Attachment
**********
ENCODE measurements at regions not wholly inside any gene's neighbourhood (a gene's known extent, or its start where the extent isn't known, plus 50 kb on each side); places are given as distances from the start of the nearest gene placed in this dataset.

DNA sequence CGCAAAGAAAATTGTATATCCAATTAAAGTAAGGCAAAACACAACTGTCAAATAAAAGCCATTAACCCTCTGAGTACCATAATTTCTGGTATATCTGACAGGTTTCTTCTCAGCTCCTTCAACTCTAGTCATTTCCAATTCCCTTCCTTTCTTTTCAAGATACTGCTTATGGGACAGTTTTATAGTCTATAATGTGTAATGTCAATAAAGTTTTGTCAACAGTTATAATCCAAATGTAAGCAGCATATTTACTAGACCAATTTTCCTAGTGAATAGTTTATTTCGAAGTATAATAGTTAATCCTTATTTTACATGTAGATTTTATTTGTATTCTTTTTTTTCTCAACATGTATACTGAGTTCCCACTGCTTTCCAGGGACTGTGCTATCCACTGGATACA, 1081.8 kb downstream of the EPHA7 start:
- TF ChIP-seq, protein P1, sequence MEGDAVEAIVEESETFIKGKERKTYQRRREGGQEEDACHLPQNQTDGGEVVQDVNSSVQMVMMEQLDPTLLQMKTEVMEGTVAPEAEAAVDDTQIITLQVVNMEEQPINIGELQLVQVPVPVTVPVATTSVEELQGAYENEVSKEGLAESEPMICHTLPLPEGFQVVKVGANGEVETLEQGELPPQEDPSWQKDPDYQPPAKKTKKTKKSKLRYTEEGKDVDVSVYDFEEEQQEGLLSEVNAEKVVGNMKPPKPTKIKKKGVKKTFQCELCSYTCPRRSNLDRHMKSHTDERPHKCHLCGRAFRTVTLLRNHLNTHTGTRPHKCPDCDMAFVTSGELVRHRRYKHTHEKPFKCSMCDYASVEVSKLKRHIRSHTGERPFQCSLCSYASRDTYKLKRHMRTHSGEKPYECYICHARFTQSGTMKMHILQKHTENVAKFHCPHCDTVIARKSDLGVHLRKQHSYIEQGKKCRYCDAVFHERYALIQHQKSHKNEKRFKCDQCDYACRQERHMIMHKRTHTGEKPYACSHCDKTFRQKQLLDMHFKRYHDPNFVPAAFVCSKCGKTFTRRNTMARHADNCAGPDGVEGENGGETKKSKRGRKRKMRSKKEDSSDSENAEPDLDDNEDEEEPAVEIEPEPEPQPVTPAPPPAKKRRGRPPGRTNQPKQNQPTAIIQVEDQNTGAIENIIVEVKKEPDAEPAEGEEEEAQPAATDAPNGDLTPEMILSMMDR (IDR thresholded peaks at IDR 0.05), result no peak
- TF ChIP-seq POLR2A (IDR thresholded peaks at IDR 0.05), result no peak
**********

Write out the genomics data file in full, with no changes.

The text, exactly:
ENCODE measurements at regions not wholly inside any gene's neighbourhood (a gene's known extent, or its start where the extent isn't known, plus 50 kb on each side); places are given as distances from the start of the nearest gene placed in this dataset.

DNA sequence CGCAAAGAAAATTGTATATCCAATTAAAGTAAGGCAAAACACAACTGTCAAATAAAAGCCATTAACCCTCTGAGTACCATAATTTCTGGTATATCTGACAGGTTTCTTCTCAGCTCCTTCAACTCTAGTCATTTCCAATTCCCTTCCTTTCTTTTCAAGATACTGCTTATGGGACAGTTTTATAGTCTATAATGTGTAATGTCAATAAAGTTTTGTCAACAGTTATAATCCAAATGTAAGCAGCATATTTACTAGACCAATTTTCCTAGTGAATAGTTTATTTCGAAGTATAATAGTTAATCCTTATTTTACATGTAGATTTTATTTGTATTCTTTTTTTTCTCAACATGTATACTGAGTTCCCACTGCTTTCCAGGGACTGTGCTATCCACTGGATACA, 1081.8 kb downstream of the EPHA7 start:
- TF ChIP-seq, protein P1, sequence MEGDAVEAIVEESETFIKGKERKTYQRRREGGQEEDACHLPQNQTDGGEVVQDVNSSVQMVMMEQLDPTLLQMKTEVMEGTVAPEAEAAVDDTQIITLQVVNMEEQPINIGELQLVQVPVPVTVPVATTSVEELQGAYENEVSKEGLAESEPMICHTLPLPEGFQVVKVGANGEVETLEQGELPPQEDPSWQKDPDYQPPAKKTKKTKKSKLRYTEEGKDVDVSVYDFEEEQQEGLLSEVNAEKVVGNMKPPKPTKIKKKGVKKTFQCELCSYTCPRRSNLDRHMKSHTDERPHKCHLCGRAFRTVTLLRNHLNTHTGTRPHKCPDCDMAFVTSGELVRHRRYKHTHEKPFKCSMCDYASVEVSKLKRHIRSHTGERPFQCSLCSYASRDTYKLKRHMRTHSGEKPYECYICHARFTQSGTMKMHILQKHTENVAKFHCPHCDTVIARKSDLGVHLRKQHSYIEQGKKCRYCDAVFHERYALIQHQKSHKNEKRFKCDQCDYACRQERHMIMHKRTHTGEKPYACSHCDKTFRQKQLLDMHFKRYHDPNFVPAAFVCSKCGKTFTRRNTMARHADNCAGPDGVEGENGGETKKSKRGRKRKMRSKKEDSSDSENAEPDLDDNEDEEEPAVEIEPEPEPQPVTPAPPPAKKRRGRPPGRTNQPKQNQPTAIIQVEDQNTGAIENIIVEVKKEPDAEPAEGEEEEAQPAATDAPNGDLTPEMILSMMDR (IDR thresholded peaks at IDR 0.05), result no peak
- TF ChIP-seq POLR2A (IDR thresholded peaks at IDR 0.05), result no peak